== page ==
V1 speech he gave them a bullock for a feast, which they roasted and ate, pretending that they were eating the Governor of Canada! Some provisions arriving, orders were given to embark on the next day; but the officers murmured their dissent. The weather was persistently bad, their vessels would not hold half the party, and the bateaux, made only for river navigation, would infallibly founder on the treacherous and stormy lake. "All the field-officers," says John Shirley, "think it too rash an attempt; and I have heard so much of it that I think it my duty to let my father know what I hear." Another council was called; and the General, reluctantly convinced of the danger, put the question whether to go or not. The situation admitted but one reply. The council was of opinion that for the present the enterprise was impracticable; that Oswego should be strengthened, more vessels built, and preparation made to renew the attempt as soon as spring opened. [326] All thoughts of active operations were now suspended, and during what was left of the season the troops exchanged the musket for the spade, saw, and axe. At the end of October, leaving seven hundred men at Oswego, Shirley returned to Albany, and narrowly escaped drowning on the way, while passing a rapid in a whale-boat, to try the fitness of that species of craft for river navigation. [327]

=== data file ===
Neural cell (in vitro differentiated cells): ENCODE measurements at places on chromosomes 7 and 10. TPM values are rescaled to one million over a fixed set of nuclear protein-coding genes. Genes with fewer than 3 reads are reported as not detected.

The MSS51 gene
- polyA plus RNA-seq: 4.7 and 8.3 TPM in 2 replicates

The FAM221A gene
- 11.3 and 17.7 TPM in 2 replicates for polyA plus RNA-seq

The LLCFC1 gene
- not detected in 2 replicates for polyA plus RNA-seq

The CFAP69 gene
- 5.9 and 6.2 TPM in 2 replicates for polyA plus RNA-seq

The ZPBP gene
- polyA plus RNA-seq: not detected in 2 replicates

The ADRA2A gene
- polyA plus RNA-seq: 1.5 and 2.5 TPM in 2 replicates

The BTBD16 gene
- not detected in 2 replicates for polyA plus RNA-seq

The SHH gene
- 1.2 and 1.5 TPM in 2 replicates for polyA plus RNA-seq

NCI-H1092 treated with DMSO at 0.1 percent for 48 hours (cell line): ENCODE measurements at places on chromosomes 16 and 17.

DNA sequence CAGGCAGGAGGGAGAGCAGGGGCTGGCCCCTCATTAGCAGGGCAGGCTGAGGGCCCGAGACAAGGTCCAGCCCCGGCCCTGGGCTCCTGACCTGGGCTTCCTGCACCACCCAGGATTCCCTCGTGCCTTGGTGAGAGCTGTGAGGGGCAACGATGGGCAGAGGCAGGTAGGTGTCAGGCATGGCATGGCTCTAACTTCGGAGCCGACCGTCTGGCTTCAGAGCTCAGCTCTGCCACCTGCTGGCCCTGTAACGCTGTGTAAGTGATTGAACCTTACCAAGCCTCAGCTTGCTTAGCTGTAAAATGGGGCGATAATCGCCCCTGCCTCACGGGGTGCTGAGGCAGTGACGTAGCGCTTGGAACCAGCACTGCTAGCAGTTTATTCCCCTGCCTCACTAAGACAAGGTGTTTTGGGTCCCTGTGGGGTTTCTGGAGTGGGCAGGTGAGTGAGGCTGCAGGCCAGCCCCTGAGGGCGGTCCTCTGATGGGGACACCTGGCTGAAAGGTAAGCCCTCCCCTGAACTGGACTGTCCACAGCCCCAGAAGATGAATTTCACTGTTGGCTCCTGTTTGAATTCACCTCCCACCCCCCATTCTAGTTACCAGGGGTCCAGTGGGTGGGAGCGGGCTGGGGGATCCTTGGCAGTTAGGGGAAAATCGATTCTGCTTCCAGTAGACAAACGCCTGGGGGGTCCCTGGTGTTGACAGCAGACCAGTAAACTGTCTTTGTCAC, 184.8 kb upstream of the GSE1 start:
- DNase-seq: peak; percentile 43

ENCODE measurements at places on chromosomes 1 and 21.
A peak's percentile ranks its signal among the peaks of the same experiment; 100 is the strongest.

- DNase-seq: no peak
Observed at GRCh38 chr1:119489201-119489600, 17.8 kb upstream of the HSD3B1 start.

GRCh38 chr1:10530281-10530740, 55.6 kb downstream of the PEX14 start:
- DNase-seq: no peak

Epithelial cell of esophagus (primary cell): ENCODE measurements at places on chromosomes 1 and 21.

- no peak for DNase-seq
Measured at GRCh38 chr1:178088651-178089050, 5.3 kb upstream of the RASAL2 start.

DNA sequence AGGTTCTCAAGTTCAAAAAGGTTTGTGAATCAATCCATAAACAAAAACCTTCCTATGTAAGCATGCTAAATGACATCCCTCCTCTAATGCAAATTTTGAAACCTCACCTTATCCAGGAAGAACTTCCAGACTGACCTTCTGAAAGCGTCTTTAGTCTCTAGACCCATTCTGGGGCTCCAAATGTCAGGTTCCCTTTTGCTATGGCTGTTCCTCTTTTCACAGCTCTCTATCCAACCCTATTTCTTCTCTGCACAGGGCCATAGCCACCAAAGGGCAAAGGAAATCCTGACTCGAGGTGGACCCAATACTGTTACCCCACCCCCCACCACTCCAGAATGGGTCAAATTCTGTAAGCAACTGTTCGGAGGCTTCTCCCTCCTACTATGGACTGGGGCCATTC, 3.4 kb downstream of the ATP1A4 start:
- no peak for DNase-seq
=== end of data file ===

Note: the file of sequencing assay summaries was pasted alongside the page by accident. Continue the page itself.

[601] Bollan, Agent of Massachusetts, to Speaker of Assembly, 20 March, 1760. It was her share of 200,000 granted to all the colonies in the proportion of their respective efforts.